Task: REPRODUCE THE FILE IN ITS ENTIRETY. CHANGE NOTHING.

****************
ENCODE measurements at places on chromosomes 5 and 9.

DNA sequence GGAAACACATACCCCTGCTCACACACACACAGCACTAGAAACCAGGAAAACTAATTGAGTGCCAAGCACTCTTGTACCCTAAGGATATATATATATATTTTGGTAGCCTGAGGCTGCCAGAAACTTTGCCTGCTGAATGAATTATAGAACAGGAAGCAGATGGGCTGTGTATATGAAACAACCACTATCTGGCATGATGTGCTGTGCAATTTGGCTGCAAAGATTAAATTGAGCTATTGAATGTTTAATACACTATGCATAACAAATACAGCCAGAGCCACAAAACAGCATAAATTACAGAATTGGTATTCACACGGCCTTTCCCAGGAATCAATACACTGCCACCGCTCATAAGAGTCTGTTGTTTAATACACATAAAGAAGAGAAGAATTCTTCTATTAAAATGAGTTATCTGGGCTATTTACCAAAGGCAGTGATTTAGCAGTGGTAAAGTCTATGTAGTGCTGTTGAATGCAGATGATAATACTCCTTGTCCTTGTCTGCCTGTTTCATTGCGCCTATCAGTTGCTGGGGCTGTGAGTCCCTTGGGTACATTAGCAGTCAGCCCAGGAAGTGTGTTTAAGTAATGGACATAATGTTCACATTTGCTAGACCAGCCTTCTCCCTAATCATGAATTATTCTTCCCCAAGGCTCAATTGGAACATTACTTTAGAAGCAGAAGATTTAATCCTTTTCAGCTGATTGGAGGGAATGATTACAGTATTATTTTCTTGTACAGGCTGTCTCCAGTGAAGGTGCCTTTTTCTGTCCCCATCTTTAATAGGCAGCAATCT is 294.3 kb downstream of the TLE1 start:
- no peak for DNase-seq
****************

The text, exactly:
ENCODE measurements at places on chromosomes 5 and 9.

DNA sequence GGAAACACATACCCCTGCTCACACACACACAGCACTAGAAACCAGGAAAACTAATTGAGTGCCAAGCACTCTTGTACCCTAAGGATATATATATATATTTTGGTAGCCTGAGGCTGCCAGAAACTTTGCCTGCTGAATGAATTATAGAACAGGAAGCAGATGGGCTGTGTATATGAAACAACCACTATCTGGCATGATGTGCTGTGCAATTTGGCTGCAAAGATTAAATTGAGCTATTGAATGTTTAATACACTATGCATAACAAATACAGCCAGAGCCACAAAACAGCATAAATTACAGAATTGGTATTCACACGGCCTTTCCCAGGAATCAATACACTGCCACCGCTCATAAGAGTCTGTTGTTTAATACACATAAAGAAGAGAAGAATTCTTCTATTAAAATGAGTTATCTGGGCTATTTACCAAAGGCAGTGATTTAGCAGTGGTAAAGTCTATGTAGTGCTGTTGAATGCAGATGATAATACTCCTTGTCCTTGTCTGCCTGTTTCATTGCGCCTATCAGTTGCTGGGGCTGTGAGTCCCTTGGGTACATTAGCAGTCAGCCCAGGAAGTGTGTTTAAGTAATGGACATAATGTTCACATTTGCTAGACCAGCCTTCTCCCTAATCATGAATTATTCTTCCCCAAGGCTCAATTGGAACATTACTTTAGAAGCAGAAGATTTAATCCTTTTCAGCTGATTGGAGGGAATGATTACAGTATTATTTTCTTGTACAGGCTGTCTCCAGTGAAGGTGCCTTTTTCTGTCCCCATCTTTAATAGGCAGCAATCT is 294.3 kb downstream of the TLE1 start:
- no peak for DNase-seq